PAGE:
• Modifiers, such as "XR" or "ER" should be used accurately, purposefully, in accordance with similar modifiers in the marketplace, and in such a way as to minimize risks to consumers. Number should not be used as modifiers. Device-related modifiers ("Pen," "Diskus") may be used. Descriptive modifiers, such as "Children's" may also be used, but only if the drug is limited to that population of use alone.
  • Brand name extensions are evaluated on a case-by-case basis, but the products must share an active ingredient, be differentiated in labeling, and use different modifiers.
  • Sponsors should be careful when assigning different proprietary names to similar active ingredients, as the potential for an overdose exists. FDA evaluates these on a case-by-case basis.
  • Symbols should not be used in a name.
  • The sponsor's name should not be incorporated into the proprietary name.
  • Partial Rx-to-OTC switches may involve new names for the OTC product to avoid confusion.
  • Proprietary names should take into account the use of medicines in foreign countries, where proprietary names differ.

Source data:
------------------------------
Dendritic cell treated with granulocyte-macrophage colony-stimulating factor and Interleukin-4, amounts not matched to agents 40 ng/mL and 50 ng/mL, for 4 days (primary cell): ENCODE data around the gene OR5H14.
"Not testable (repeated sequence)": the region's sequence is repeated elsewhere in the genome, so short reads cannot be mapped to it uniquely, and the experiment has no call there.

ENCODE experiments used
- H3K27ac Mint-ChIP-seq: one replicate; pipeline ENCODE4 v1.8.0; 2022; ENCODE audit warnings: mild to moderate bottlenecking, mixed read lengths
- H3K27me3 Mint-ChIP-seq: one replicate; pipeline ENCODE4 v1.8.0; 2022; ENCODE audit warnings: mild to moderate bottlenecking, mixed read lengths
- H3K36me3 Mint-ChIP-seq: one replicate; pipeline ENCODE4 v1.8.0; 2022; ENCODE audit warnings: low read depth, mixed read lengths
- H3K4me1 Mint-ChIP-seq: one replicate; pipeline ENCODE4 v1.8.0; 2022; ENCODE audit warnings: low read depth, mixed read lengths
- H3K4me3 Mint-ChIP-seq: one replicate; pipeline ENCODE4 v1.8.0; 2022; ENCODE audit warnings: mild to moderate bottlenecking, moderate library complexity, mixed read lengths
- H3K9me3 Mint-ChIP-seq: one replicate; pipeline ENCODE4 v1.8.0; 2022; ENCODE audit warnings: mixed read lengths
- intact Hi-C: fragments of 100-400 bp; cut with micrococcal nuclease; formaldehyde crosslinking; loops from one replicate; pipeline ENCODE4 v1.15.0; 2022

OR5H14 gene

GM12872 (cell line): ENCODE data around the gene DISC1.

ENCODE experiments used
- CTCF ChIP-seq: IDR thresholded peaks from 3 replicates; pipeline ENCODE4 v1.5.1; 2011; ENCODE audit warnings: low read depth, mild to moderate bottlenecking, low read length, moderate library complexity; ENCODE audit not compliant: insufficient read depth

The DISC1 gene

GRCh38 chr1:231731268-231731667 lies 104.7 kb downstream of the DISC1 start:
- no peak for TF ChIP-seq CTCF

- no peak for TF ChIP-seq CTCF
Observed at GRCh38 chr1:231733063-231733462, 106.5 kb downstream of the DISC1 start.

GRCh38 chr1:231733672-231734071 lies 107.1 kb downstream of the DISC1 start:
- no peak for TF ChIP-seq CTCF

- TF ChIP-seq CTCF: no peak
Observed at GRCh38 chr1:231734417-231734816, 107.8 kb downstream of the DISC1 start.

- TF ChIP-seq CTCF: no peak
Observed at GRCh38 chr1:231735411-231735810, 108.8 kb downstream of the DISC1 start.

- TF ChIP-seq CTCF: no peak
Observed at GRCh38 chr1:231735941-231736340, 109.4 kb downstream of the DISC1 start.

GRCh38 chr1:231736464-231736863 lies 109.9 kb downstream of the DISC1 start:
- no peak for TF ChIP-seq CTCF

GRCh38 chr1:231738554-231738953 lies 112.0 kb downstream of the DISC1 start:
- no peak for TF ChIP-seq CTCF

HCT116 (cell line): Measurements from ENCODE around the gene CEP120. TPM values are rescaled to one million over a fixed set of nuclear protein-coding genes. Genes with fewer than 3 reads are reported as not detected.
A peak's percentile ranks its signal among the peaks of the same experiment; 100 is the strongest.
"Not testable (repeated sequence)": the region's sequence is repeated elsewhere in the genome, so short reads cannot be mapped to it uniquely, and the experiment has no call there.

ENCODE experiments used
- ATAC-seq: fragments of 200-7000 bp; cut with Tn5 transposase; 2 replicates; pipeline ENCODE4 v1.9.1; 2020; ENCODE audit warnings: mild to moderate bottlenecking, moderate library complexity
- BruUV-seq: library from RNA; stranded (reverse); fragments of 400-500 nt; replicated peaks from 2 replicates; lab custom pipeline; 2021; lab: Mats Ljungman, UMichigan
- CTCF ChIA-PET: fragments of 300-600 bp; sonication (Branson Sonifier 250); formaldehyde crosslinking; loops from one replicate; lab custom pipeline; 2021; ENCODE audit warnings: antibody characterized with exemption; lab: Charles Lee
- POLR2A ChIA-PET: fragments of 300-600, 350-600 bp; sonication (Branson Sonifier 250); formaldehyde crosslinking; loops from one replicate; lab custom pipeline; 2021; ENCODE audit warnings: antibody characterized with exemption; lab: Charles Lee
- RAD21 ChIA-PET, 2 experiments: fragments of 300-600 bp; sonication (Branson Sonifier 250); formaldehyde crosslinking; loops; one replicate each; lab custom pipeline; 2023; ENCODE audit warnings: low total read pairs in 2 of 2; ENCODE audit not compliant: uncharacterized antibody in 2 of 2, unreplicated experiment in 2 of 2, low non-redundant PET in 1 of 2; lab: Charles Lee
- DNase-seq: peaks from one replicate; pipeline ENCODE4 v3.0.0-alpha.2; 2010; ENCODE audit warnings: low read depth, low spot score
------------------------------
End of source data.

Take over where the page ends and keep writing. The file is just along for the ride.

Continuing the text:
• FDA also subjects proprietary names to reviews to ensure the name does not misbrand the drug (e.g. don't name your drug "Cancercure") or have prefixes that might indicate the drug is more effective than it is (e.g. "Bestbuprophen").

FDA also recommends sponsors conduct simulation studies using real-world environments, such as a name being written (perhaps in messy handwriting) on a prescription pad or ordered over the telephone. A "well-designed parallel group observational study" of healthcare professionals will suffice, FDA wrote. A minimum of 20 scenarios should be assessed. Examples of these scenarios are provided in the guidance.

Finally, FDA evaluates names using its POCA system, which provides a computational analysis of drug name similarity. Sponsors should do this prior to submission as well, FDA recommended. The POCA will score drug names as follows:

  • Highly Similar Pair: combined match percentage score ≥70%.
  • Moderately Similar Pair: combined match percentage score ≥50% to ≤ 69%.
  • Low Similarity: combined match percentage score ≤49%.

Drug names which are highly similar are unlikely to obtain approval, while those with low levels of similarity are "generally acceptable." Moderate levels of similarity will subject a drug name to further review "to determine whether sufficient differences exist to prevent confusion."

Comments on the guidance will be accepted by FDA for the next 60 days.

 

Guidance for Industry: Best Practices in Developing Proprietary Names for Drugs

Federal Register Notice